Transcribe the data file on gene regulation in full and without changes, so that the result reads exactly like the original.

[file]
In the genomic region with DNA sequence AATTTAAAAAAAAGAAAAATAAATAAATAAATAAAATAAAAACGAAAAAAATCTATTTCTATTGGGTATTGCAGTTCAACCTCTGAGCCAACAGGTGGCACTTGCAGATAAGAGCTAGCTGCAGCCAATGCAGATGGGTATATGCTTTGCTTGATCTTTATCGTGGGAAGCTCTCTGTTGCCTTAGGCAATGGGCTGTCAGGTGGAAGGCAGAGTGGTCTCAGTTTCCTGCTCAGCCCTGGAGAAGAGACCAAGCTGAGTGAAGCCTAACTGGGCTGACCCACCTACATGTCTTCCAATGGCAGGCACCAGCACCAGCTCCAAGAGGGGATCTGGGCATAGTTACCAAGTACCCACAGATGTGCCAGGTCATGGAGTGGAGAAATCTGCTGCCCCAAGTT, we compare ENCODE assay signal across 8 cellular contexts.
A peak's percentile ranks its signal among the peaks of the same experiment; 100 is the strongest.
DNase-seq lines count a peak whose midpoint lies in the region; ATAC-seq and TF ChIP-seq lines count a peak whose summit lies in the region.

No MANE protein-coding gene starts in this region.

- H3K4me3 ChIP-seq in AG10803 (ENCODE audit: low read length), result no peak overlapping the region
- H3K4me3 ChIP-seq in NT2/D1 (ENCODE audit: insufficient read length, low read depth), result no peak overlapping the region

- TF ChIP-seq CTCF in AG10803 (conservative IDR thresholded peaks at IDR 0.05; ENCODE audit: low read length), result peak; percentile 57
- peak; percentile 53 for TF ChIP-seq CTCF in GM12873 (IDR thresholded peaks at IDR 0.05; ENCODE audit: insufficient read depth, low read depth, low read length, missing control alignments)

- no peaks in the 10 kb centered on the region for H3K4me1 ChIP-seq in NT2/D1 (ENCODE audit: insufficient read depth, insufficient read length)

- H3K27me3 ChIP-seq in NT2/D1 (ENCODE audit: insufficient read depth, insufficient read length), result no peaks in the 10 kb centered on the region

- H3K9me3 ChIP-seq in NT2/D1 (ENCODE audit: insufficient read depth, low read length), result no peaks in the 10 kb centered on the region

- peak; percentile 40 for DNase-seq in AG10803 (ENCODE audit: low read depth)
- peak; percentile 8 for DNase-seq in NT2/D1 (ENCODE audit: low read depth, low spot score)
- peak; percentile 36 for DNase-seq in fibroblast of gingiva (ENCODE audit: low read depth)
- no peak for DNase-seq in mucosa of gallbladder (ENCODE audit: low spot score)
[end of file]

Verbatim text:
In the genomic region with DNA sequence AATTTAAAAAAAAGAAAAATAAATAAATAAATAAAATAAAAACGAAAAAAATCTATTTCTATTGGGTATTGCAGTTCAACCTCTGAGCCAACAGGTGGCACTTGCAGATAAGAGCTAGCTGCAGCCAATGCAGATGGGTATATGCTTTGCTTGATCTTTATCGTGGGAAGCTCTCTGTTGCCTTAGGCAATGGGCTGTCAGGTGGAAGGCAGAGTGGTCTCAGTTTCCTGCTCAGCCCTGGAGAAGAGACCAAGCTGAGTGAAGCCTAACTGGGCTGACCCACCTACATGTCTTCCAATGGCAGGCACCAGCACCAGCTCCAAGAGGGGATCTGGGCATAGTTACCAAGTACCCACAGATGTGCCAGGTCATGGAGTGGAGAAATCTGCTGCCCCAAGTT, we compare ENCODE assay signal across 8 cellular contexts.
A peak's percentile ranks its signal among the peaks of the same experiment; 100 is the strongest.
DNase-seq lines count a peak whose midpoint lies in the region; ATAC-seq and TF ChIP-seq lines count a peak whose summit lies in the region.

No MANE protein-coding gene starts in this region.

- H3K4me3 ChIP-seq in AG10803 (ENCODE audit: low read length), result no peak overlapping the region
- H3K4me3 ChIP-seq in NT2/D1 (ENCODE audit: insufficient read length, low read depth), result no peak overlapping the region

- TF ChIP-seq CTCF in AG10803 (conservative IDR thresholded peaks at IDR 0.05; ENCODE audit: low read length), result peak; percentile 57
- peak; percentile 53 for TF ChIP-seq CTCF in GM12873 (IDR thresholded peaks at IDR 0.05; ENCODE audit: insufficient read depth, low read depth, low read length, missing control alignments)

- no peaks in the 10 kb centered on the region for H3K4me1 ChIP-seq in NT2/D1 (ENCODE audit: insufficient read depth, insufficient read length)

- H3K27me3 ChIP-seq in NT2/D1 (ENCODE audit: insufficient read depth, insufficient read length), result no peaks in the 10 kb centered on the region

- H3K9me3 ChIP-seq in NT2/D1 (ENCODE audit: insufficient read depth, low read length), result no peaks in the 10 kb centered on the region

- peak; percentile 40 for DNase-seq in AG10803 (ENCODE audit: low read depth)
- peak; percentile 8 for DNase-seq in NT2/D1 (ENCODE audit: low read depth, low spot score)
- peak; percentile 36 for DNase-seq in fibroblast of gingiva (ENCODE audit: low read depth)
- no peak for DNase-seq in mucosa of gallbladder (ENCODE audit: low spot score)